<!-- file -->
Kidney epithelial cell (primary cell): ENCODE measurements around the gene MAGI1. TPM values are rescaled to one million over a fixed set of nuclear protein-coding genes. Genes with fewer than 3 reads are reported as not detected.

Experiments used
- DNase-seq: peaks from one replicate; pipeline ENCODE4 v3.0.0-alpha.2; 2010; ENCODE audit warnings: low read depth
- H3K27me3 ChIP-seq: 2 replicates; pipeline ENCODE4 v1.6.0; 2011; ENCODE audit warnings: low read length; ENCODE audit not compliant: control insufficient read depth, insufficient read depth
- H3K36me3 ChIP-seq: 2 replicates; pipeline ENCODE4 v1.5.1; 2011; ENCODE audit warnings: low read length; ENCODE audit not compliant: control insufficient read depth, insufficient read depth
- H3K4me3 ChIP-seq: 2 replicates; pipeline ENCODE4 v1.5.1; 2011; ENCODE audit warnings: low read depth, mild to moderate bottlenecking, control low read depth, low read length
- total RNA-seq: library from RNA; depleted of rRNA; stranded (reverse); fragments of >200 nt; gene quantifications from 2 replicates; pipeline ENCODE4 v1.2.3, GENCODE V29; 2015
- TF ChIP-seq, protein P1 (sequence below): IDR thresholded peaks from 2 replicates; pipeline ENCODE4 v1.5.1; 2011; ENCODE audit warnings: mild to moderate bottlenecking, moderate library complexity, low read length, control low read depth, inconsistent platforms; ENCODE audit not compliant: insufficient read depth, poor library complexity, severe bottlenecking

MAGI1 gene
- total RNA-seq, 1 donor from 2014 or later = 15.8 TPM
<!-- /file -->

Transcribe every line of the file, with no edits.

Kidney epithelial cell (primary cell): ENCODE measurements around the gene MAGI1. TPM values are rescaled to one million over a fixed set of nuclear protein-coding genes. Genes with fewer than 3 reads are reported as not detected.

Experiments used
- DNase-seq: peaks from one replicate; pipeline ENCODE4 v3.0.0-alpha.2; 2010; ENCODE audit warnings: low read depth
- H3K27me3 ChIP-seq: 2 replicates; pipeline ENCODE4 v1.6.0; 2011; ENCODE audit warnings: low read length; ENCODE audit not compliant: control insufficient read depth, insufficient read depth
- H3K36me3 ChIP-seq: 2 replicates; pipeline ENCODE4 v1.5.1; 2011; ENCODE audit warnings: low read length; ENCODE audit not compliant: control insufficient read depth, insufficient read depth
- H3K4me3 ChIP-seq: 2 replicates; pipeline ENCODE4 v1.5.1; 2011; ENCODE audit warnings: low read depth, mild to moderate bottlenecking, control low read depth, low read length
- total RNA-seq: library from RNA; depleted of rRNA; stranded (reverse); fragments of >200 nt; gene quantifications from 2 replicates; pipeline ENCODE4 v1.2.3, GENCODE V29; 2015
- TF ChIP-seq, protein P1 (sequence below): IDR thresholded peaks from 2 replicates; pipeline ENCODE4 v1.5.1; 2011; ENCODE audit warnings: mild to moderate bottlenecking, moderate library complexity, low read length, control low read depth, inconsistent platforms; ENCODE audit not compliant: insufficient read depth, poor library complexity, severe bottlenecking

MAGI1 gene
- total RNA-seq, 1 donor from 2014 or later = 15.8 TPM